Now they only need to catch all the other crocks around, however this is agreat move for the Payment Processing industry.
Online creditors tip police after spotting Tzvetkoff at US web-billing conference | The AustralianDISGRUNTLED online poker houses owed tens of millions of dollars by fallen young Brisbane internet tycoon Daniel Tzvetkoff are believed to have turned him in to US authorities.
The Ipswich-born Mr Tzvetkoff, 27, who at his peak was worth about $80 million, will apply for bail in the US this week after he was arrested on Friday and charged with money laundering of nearly $600 million.
Mr Tzvetkoff's Queensland businesses collapsed last year and he was declared bankrupt but he continued running a consulting and billing group offshore.
He travelled to Las Vegas last week for a 10-day internet billing conference where it is believed he came to the attention of several large US online internet players to whom he owed money and they reported him to the authorities.
His former workmate said yesterday: “Daniel went to the US and got into the country, no problems, but I think him wandering around that conference sort of thumbing his nose at some of the people he owed large amounts of cash to caused them to get in touch with the FBI.”
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The US Attorney's Office alleged Mr Tzvetkoff helped online gambling companies launder about $US540m ($584 million) into offshore accounts.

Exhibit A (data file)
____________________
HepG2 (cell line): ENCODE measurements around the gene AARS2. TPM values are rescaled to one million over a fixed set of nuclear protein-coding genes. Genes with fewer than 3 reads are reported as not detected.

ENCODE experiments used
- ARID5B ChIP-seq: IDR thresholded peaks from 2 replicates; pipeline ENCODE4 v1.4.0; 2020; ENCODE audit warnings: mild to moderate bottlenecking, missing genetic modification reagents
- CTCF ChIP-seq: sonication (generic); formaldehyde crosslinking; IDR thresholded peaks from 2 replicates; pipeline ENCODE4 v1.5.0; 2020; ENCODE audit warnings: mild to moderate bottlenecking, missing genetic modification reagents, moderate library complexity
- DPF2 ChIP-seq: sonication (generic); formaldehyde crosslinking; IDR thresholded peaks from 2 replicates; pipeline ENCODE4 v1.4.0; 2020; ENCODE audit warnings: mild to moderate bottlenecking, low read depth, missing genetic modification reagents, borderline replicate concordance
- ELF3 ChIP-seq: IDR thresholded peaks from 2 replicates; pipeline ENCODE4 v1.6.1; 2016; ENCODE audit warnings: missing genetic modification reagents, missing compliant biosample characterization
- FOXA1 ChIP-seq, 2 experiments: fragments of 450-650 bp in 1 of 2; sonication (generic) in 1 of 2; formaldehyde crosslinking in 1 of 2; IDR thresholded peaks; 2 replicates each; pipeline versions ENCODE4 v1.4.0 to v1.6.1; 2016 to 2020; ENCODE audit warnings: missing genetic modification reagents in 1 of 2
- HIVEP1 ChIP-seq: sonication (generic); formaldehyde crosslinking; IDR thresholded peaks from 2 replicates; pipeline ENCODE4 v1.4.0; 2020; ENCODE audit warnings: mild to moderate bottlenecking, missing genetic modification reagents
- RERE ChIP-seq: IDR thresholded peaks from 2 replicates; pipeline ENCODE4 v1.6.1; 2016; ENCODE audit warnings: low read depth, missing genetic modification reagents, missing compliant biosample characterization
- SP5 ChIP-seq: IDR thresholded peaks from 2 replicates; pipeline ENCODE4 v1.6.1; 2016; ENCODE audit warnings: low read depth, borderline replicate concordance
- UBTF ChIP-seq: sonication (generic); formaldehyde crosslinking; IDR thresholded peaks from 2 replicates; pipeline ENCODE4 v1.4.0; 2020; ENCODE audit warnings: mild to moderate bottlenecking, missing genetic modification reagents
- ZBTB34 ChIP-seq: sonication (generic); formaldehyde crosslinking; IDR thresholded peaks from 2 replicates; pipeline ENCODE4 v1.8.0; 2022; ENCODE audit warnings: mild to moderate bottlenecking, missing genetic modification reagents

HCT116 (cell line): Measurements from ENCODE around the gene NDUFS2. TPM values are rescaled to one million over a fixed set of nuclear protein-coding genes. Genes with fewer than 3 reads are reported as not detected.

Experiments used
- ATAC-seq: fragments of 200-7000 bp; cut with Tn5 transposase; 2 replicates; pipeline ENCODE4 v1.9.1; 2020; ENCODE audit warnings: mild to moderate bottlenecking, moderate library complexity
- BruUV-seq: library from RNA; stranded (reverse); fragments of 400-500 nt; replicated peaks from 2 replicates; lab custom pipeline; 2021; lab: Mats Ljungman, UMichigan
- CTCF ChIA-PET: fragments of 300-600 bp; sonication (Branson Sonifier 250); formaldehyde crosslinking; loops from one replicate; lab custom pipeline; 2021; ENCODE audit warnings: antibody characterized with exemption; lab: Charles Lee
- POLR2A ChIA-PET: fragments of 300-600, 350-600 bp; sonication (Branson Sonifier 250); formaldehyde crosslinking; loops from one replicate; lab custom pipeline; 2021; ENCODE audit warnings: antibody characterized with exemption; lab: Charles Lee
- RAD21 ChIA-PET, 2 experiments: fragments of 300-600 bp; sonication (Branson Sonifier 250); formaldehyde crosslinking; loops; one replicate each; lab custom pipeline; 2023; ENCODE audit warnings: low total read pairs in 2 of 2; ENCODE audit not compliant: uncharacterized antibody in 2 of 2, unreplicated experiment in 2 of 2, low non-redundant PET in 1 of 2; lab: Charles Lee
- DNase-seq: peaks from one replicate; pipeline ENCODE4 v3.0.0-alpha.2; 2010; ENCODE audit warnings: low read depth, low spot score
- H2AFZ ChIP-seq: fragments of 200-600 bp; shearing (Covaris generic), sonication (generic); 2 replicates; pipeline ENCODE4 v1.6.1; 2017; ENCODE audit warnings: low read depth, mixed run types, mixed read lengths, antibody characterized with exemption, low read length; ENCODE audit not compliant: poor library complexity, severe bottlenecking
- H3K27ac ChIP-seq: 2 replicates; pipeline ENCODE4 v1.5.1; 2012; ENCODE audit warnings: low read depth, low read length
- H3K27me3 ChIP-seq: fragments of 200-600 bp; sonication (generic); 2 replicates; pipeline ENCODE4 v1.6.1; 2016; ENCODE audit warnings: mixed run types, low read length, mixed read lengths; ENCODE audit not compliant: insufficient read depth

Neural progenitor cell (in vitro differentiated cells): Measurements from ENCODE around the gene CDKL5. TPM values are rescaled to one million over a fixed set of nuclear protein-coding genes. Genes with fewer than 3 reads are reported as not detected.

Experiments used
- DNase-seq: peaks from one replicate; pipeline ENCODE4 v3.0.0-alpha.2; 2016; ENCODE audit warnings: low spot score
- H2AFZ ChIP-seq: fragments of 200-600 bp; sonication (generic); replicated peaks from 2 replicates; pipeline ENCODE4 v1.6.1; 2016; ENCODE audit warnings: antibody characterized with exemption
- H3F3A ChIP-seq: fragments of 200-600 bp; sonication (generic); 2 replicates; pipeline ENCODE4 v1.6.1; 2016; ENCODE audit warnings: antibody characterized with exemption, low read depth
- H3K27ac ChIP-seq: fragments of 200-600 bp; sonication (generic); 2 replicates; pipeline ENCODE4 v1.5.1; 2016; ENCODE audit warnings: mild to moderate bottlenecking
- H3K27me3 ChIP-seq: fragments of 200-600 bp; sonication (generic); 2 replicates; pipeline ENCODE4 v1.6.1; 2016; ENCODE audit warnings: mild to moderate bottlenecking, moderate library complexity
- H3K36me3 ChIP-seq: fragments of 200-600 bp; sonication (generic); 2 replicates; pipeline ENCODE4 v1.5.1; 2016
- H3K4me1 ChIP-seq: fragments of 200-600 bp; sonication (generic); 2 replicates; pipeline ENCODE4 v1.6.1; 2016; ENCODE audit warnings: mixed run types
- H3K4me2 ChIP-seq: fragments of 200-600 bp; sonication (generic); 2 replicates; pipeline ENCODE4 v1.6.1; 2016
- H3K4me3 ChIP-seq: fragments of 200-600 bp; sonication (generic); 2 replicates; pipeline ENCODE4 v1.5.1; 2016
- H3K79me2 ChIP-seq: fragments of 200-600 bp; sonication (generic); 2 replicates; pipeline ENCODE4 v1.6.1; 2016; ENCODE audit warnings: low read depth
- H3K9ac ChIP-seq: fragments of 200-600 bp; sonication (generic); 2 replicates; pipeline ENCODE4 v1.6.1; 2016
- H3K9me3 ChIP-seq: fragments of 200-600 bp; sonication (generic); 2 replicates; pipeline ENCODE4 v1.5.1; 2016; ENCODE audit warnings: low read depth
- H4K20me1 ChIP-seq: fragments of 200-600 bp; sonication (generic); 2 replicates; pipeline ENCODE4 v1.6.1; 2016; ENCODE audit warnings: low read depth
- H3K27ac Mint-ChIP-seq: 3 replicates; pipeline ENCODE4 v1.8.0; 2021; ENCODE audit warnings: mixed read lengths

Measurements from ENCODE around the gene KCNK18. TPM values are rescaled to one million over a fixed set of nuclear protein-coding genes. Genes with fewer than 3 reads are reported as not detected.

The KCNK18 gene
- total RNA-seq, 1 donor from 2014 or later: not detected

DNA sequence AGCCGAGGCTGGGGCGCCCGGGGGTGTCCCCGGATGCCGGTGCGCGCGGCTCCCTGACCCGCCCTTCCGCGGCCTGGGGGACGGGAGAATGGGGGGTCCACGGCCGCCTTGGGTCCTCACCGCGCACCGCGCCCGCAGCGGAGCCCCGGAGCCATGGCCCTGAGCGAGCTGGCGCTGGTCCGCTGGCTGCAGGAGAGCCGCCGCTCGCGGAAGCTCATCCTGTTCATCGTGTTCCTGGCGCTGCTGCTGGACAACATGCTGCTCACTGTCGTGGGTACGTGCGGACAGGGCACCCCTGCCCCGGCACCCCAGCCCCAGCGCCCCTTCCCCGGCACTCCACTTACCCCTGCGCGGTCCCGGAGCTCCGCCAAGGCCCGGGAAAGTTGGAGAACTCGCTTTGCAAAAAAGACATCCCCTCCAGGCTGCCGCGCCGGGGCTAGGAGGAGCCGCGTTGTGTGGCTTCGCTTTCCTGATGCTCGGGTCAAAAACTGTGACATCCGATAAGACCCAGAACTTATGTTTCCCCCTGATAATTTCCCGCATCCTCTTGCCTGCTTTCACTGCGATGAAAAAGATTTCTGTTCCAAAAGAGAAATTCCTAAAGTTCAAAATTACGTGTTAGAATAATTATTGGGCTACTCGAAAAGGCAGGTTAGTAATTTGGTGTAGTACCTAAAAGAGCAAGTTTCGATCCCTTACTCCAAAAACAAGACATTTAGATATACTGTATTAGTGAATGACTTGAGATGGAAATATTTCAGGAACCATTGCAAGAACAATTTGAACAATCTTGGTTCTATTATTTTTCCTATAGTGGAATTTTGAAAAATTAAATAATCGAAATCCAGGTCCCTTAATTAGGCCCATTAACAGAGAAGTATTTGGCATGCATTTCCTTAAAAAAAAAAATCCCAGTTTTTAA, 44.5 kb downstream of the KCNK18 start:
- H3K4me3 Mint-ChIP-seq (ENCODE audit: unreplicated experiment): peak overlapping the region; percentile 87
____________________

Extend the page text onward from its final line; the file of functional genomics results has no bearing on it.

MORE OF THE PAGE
He was charged with money laundering, money laundering conspiracy, gambling conspiracy and bank fraud conspiracy and faces 75 years in a US prison if convicted.
Mr Tzvetkoff's lawyers will apply for bail this week.
Dow Jones Newswires reported today that, in a four-count indictment unsealed in New York last Friday, Mr Tzvetkoff was charged with gambling conspiracy, bank-fraud conspiracy, money-laundering conspiracy and one count of money-laundering.
Said Mr Tzvetkoff’s lawyer, Mace Yampolsky: “At this stage of the game, it's difficult to know exactly what type of evidence is out there. The allegations are certainly fantastic.
“They are only allegations. I can't comment any further on the veracity of them.”
Prosecutors from the US Attorney's office alleged Mr Tzvetkoff's company, Intabill, assisted online gambling companies in processing hundreds of millions of dollars in transactions with US gamblers between February 2008 and March 2009.
During that time period, his company processed more than $US543m of transactions in the US - the bulk of which were for internet gambling businesses, prosecutors said.
The transactions were allegedly disguised so they would appear to be unrelated to gambling, prosecutors said. They were disguised to appear as repayments of short-term loans, transfer of funds to pre-paid debit cards and e-commerce purchases, prosecutors said.
Mr Tzvetkoff ceased processing online gambling transactions in March 2009, after he was accused by several internet gambling websites of stealing about $US100m in gambling pay-ins from US bank accounts, prosecutors said.